Colorado Gun Elections Gives Conservatives Blueprint: Grassroots

Posted: Sep 15, 2013 12:01 AM
Colorado Gun Elections Gives Conservatives Blueprint: Grassroots

A delicious event happened in Pueblo, Colorado this week.  And forty-five miles north of Pueblo, a parallel phenomenon was unfolding in Colorado Springs.  Two Democratic state senators, including the President of the Senate, were recalled from office by a vote of their constituents.

Sure, this was big news across the country, covered by all the networks and all the radio talk show personalities.  But something far more significant than a recall had taken place in Colorado; something revolutionary.

The old guard watched and the grassroots won.  

In 2010, Rob Witwer and Adam Schrager wrote the book, The Blueprint: How the Democrats Won Colorado (and Why Republicans Everywhere Should Care).  Witwer, a former Colorado State Representative, and Schrager, a political journalist, forced smug Republicans to stare at the devastation of their former Shangri-La with a disturbing exposé.  In 2004, Colorado’s Governor and both United States Senators were Republicans and the GOP held the majority in both the State House of Representatives and the State Senate.  In November of 2012, Colorado Republicans lost the last of those strongholds when the Democrats took majority control of the State House.

During the 2013 session of the Colorado State Legislature, the Democrats gorged themselves on a cornucopia of liberal utopianism.  They force-fed the system with irresponsible spending, social radicalism, voter fraud concessions, and gun control.  The only sign of scruples during this gluttonous frenzy came from the closet liberal Democratic Governor, John Hickenlooper.  During the first two years of his term, the Republican-controlled House prevented radical bills from reaching his desk.  But his moderate branding was rapidly sullied this year when he chose ideological loyalty over a comfortable re-election for 2014.

The gun control bills that Governor Hickenlooper signed were enough to invoke a Colorado boycott from hunters and to chase weapons manufacturer Magpul out of the state.  But the new laws were not enough to bring the disjoint Republicans together against a common enemy.  Internal factions of the party are readily discernible.  And far more energy is expended on internal positioning than on collective strategizing to defeat the Democrats.

But last week, the laws of attraction naturally came into effect for free radicals across the Rocky Mountain State.  People who had never before been involved in politics launched recall election efforts.  Colorado Springs resident Keith Coniglio actually sold two of his personal firearms to help fund the effort.  Eventually, these independents, Republicans, and even some Democrats coalesced to form a patriotic battle cry for their Second Amendment rights.

While this recall effort would be the natural province of the state Republican Party, the organization seemed to watch the grassroots effort as a passionless observer.  At one point, the Libertarian Party stepped up to the plate, providing much needed legal funding.  At the county level, the Pueblo Republican Party showed its moxie.  County Chair Becky Mizel led an army of citizens willing to brave the lopsided registration disadvantage to bring the victory home.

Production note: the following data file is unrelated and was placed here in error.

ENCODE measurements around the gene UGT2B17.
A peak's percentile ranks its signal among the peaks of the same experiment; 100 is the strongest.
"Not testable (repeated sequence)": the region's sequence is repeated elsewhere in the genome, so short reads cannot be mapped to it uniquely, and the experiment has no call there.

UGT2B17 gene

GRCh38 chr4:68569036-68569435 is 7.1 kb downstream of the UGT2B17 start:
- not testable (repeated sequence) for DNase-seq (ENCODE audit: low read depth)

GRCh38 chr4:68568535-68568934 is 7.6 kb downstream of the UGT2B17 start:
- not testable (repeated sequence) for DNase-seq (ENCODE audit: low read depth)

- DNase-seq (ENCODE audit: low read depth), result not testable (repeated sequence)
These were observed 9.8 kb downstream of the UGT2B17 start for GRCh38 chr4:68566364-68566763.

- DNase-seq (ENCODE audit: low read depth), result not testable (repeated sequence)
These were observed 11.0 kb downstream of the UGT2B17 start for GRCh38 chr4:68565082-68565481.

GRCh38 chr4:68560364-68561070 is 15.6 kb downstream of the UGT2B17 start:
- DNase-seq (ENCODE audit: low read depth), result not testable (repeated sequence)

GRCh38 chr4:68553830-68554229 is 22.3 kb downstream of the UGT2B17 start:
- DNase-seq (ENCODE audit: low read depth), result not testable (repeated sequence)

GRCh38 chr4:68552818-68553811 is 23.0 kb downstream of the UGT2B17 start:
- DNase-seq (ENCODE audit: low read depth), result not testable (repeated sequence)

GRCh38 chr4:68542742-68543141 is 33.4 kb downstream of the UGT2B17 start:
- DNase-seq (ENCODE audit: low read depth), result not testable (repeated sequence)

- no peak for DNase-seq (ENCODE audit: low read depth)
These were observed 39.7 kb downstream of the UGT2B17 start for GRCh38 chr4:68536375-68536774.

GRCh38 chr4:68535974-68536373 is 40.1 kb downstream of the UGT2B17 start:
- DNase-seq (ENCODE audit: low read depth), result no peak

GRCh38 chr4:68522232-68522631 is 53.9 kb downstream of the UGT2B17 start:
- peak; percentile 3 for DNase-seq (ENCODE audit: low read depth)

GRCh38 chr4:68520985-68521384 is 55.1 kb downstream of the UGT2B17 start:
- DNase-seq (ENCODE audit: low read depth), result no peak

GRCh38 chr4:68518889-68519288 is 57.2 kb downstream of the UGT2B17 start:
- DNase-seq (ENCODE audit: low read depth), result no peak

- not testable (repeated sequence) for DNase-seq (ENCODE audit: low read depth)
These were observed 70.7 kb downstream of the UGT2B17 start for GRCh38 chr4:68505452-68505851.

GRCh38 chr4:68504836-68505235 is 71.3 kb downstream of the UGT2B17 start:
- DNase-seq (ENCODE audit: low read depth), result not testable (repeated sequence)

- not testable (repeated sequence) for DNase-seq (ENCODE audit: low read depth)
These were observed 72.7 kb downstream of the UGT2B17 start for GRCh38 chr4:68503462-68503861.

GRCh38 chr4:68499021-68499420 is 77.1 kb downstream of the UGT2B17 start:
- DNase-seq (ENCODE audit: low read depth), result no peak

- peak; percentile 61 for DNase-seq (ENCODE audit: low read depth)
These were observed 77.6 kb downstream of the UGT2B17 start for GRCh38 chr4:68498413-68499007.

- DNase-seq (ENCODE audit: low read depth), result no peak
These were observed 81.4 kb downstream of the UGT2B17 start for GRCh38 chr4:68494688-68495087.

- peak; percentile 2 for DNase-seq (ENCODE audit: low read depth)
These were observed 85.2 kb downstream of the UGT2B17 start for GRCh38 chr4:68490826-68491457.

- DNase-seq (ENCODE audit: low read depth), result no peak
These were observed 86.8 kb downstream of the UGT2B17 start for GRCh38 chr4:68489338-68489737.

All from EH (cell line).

But the key component to the win was overcoming the Democrats’ expertise in creating opportunities for voter fraud.  The liberal party pulled out all the stops, leveraging their newly-passed law that allows anyone to vote who merely states his intent to move into the district.  Their tactics were sponsored by a $350,000 investment from New York City Mayor Michael Bloomberg.

But the outcome pivoted on the masterminding of vote integrity by crusader Marilyn Marks of Aspen, Colorado.  Her management of the legal challenges forced the hand of county clerks to hold the elections in polling places only.  Mail ballots were eliminated and along with it the standard opportunities for Democratic Party mischief.

Early returns in Colorado Springs foretold the abrupt cancellation of Colorado’s State Senate presidency.  Within an hour of closing the polls, Senate President John Morse conceded.  At the same moment, the Pueblo County Republican Chairman texted that they, “May not pull it off…”  But her stress turned to celebration as polling places added their returns toward a double-digit win over Senator Angela Giron.

The scrappy hyenas who brought down this wildebeest are satisfied in their victory.  They are enjoying the meal and sharing it with the rest of us.  But when a lion arrived after the hard work was done and claimed the kill for herself, the conviviality became strained.

A fundraising email was blasted out under the name of Republican National Committee Co-Chair Sharon Day with the subject line, “We won.”  Colorado Republican State Senator Kevin Grantham responded defensively to Co-Chair Day with this objection, “You mention that you gave support to the local grassroots – fine. But you say that it is ‘our conservative grassroots’. Not from what I saw. I saw conservatives, libertarians, tea-partiers, 9-12ers, constitutionalists, and union Democrats come together, most of whom have no use for the RNC, most of whom I know by name, and beat back Bloomberg’s money.  What I didn’t see was you.”  Ouch.

Patriots with no political title, no position in the GOP, and no aspirations for elected office pulled their personal talents and treasure together, got the job done and went home.  There is a lesson here, and it is an enormous one.  Where the jealousy is for power, the pledge is for centralized control and the effectiveness is anemic.  Where the jealousy is for liberty, we mutually pledge to each other our Lives, our Fortunes, and our sacred Honor.

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